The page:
The meaning of ‘harm’, and indigenous movements elsewhere

Time for a recap : I’ve been buried in writing up a bid (now finished), and during the process I was sent what I think is a really important article, written in the ‘Harm Reduction Journal’. (With absolutely massive thanks to Dr Hilary Sutherland for passing on to me.)

Now, I tried to write on similar lines in 2007 : ‘what is wrong with sign bilingualism…it is a positive and fantastic thing!’, arguing that sign language is not harmful to introduce and teach – do it alongside other methods if you have to, just do it.  Other methods can bring unnecessary harm, and were what I call ‘statist’ (which in the context of my article means simply forced).  If governments claim they were impartial in such a debate, I call that benign neglect, i.e. turning a blind eye while harm happens.  Acquiescence. Bringing sign into the classroom is not statist, because it is not harmful and, above all, it is most definitely not forced. If it was I would not support it.

Sign language in the deaf child’s life allows for their natural development, and meets the demands of social justice, natural justice, identity construction, human rights, and group rights. I’m careful to avoid the concept ‘choice’.  The focus on ‘choice’ has, I would argue, meant lost opportunities to reflect upon other potential avenues for radical change…which is what is needed in the case of the education of deaf children. Choice is cool for a supermarket, clothes, films, choosing political parties….but education? Does that concern aesthetics? We are arguing about the quality of life, the ability to engage in society as equal citizens.

In comes the article I was referring to earlier: which is one of the most important I’ve seen in the 21st century – it is that good and I would urge every student of deaf studies, and laypeople everywhere, to take time to read. It isn’t a long article, it might take a few reads for a person who isn’t familiar with the discourse, but what it states is supremely important: that fitting a deaf child with cochlear implants and expecting their language development via a sole focus on speech is harmful. It generates linguistic deprivation. There are 103 references – for such a short article that shows the work that the authors have put into it – and it was so good it was immediately accepted for publication following peer-review.

I am proud to name all the authors: Tom Humphries, Poorna Kushalnagar, Gaurav Mathur, Donna Jo Napoli, Carol Padden, Christian Rathmann, and Scott R Smith.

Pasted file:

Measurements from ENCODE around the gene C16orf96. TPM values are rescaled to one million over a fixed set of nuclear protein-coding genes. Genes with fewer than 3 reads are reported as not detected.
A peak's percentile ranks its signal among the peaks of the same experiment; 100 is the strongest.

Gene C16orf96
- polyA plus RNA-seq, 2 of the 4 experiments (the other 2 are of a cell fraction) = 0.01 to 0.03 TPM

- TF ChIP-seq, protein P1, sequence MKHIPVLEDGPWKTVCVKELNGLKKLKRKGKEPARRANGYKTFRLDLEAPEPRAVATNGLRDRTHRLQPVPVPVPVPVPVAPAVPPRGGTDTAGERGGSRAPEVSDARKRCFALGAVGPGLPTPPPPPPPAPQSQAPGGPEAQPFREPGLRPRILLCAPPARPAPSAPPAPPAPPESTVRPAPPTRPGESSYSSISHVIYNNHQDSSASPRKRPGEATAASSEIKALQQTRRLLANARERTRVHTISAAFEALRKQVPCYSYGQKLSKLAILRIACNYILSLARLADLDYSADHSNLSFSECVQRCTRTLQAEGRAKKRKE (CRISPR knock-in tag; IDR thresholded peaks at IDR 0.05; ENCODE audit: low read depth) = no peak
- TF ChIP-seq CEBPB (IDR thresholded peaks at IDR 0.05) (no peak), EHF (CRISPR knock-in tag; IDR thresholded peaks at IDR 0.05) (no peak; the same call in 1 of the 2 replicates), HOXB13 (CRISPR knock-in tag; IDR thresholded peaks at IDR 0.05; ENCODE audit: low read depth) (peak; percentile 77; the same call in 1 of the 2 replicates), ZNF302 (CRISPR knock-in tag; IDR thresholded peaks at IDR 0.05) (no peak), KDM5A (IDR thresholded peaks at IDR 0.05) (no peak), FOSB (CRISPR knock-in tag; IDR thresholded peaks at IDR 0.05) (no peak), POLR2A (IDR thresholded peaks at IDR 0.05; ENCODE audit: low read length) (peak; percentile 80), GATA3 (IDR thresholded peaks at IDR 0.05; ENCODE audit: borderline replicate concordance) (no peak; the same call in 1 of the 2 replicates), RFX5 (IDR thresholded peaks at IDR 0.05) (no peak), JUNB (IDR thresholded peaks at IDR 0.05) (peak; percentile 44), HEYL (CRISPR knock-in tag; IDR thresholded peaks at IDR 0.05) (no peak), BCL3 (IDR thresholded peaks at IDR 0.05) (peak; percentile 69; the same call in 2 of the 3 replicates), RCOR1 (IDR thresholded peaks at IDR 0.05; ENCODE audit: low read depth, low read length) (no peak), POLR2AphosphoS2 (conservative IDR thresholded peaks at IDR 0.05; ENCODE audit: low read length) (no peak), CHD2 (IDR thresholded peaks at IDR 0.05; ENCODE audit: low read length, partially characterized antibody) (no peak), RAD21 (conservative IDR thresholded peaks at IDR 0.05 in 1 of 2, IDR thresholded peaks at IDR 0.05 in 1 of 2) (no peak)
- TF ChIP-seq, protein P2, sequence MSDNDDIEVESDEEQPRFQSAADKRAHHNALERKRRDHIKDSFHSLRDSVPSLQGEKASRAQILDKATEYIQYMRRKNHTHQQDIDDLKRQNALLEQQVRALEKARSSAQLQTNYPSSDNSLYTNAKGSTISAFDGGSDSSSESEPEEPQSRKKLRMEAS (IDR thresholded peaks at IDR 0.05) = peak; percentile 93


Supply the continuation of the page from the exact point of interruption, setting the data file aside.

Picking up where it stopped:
A couple of other articles have also caught my eye lately, the first provided by Dr Colin Gavaghan from Aotearoa ; there is a campaign for schools to teach te reo (Maori language) as a mandatory subject on the national curriculum. (I’ve lost the original link, but the story it relates to is there.) I hope they are successful, in spite of the opposing comments under that article.

Being able to master two or more languages has long been considered beneficial to the brain. It is not harmful. (Thanks to Naomi for the link.)

I’m attracted to the idea of mandatory sign bilingualism, which doesn’t oppress spoken or written english, french, spanish, or whatever…it places them in the context of what the child is realistically able to acquire. It doesn’t force  speech (which is what statist policies do), it encourages it where it’s possible, but it includes sign language in that process. That is critical not just for language acquisition, but for identity development.

Finally, I was intrigued by this article too: calling for a National Unity Government in Australia. I know friends with strong connections to Australia, and I am eager to find out more about this development. Statement of principle number 4 interests me: “It is recognised and accepted that we as First Nations Peoples have been deprived of our basic human rights and fundamental freedoms, which resulted from British colonisation and dispossession.”

The least I can do as a British subject (not a proud one by the way)  is support these moves to address problems for which my past governments were responsible.

Ok, off my soapbox now and back to my running!

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